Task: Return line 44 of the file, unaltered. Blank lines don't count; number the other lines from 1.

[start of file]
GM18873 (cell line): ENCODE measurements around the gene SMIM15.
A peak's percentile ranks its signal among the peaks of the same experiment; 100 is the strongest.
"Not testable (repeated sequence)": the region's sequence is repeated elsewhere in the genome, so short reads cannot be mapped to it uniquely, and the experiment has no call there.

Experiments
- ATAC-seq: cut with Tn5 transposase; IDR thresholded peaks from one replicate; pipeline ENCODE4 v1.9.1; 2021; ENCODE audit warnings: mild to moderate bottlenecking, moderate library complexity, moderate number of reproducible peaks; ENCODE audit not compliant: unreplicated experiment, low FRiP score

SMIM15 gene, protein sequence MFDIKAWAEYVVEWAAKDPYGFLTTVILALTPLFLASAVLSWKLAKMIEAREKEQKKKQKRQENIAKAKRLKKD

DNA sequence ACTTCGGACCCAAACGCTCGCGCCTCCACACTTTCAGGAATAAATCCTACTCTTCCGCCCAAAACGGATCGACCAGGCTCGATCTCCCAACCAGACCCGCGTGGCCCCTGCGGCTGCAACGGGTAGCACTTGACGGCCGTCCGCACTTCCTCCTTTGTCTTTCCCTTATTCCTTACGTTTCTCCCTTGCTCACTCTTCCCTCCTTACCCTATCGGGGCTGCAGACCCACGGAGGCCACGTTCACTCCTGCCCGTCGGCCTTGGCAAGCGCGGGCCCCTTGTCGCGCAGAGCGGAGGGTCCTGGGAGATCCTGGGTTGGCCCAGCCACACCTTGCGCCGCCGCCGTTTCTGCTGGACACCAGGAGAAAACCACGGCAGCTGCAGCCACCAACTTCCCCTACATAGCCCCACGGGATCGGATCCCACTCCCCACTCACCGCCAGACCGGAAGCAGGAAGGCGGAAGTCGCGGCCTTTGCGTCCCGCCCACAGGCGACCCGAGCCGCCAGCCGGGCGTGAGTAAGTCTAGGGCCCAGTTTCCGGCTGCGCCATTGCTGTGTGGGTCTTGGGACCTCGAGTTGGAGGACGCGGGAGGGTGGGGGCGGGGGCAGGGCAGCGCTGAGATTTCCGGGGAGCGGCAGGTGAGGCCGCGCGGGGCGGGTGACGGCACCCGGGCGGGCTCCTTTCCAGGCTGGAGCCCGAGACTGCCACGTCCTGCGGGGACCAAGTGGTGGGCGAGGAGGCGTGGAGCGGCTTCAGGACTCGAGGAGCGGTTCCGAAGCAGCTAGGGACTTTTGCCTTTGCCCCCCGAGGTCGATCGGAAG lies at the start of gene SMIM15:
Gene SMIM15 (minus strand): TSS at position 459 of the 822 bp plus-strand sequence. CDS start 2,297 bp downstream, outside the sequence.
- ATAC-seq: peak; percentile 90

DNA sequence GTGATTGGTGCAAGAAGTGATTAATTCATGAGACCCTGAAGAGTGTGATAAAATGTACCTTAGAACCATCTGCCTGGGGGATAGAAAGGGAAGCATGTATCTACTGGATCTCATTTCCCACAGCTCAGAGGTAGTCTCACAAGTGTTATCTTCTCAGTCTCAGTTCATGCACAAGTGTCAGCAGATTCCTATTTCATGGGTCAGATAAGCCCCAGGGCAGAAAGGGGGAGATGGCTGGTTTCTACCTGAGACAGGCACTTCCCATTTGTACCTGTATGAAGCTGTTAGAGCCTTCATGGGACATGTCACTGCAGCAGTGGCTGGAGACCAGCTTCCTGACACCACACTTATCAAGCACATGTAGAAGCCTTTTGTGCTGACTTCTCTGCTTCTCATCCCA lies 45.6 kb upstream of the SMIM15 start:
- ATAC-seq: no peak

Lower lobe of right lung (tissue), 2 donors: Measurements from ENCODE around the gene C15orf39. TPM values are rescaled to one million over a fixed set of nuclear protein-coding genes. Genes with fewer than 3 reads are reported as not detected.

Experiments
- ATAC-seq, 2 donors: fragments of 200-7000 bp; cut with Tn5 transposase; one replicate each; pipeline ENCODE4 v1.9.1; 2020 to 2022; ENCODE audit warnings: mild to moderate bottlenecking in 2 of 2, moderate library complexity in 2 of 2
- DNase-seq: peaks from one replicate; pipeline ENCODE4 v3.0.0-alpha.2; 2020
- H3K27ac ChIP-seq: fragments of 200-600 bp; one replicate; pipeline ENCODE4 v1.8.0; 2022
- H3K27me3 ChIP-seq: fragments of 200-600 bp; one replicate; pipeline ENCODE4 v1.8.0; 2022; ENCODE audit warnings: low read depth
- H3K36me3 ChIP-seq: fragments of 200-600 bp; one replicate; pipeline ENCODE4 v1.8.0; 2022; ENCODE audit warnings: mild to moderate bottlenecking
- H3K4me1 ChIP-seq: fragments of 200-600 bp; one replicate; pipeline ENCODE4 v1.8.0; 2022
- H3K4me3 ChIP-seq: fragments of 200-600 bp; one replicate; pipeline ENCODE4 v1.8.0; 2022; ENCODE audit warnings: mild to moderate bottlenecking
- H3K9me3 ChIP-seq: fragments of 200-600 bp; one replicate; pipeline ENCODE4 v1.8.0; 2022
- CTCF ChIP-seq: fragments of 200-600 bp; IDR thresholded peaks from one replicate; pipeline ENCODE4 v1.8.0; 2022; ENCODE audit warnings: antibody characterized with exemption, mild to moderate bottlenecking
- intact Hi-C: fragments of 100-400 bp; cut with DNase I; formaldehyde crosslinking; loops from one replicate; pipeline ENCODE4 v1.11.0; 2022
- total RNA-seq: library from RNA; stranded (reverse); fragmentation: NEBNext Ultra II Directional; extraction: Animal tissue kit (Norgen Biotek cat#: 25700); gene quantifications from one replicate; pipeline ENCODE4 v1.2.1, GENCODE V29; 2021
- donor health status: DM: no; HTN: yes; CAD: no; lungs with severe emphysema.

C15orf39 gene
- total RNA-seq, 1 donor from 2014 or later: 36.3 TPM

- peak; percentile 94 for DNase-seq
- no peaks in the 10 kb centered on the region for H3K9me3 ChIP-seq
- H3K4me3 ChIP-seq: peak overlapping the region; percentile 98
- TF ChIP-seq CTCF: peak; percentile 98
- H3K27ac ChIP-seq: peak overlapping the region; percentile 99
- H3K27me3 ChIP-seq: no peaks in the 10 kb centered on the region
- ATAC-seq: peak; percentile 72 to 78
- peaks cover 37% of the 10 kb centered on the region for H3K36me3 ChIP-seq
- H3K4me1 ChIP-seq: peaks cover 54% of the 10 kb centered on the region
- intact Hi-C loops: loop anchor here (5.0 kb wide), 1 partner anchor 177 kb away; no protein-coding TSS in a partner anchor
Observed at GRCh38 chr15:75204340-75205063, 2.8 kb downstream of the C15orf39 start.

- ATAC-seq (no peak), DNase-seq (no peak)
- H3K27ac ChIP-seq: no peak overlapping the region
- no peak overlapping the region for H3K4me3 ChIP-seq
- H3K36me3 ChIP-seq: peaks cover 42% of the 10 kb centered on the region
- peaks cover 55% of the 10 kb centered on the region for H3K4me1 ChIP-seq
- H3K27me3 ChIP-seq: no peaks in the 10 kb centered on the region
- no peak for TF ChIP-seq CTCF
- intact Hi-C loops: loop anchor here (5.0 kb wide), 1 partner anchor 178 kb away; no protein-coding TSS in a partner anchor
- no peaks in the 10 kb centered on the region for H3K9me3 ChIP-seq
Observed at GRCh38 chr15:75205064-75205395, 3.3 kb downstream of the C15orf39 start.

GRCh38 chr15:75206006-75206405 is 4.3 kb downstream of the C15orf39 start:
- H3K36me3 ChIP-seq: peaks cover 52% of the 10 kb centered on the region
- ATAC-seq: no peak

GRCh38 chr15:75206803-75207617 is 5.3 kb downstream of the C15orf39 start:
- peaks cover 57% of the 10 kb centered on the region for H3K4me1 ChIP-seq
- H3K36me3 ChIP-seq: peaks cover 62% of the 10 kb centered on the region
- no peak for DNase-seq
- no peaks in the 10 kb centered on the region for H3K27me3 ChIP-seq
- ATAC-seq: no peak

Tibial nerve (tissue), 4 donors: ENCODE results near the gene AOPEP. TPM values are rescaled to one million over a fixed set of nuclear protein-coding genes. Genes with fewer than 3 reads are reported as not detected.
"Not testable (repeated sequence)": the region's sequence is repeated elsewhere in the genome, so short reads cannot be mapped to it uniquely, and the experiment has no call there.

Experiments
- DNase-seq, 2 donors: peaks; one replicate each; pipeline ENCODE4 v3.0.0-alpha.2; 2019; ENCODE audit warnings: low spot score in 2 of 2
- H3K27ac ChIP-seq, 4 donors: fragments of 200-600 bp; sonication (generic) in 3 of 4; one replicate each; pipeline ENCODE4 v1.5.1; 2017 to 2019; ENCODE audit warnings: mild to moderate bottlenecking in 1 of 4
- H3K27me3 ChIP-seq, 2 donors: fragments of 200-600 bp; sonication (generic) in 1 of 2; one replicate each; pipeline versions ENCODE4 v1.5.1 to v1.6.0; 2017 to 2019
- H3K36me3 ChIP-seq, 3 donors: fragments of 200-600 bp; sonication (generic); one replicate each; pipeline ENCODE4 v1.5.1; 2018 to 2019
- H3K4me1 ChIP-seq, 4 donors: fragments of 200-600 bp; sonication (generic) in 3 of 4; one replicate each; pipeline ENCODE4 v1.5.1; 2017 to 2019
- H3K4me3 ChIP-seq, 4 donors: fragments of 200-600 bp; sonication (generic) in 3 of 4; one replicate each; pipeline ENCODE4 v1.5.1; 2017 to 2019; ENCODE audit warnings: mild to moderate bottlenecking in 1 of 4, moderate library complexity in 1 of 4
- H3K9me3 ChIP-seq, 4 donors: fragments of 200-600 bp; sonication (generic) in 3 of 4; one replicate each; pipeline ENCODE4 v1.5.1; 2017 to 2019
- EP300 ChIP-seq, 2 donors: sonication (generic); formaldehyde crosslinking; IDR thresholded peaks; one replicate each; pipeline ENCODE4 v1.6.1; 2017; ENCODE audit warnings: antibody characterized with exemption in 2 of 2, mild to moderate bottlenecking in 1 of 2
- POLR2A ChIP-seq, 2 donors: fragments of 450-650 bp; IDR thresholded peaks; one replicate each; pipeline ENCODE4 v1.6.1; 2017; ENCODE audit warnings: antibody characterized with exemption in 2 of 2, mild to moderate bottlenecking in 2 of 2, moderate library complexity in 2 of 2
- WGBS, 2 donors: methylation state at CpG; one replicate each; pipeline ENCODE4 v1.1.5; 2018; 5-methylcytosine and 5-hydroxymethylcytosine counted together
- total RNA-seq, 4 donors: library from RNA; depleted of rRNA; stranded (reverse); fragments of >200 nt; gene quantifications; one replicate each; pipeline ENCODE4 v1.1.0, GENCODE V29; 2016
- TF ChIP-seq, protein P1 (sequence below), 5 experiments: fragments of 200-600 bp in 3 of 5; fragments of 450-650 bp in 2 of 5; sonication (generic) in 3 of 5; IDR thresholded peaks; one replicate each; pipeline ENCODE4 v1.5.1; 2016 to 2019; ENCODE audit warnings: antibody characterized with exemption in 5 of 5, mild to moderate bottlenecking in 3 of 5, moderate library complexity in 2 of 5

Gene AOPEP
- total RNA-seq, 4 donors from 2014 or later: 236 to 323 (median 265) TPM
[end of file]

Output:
- H3K27me3 ChIP-seq: no peaks in the 10 kb centered on the region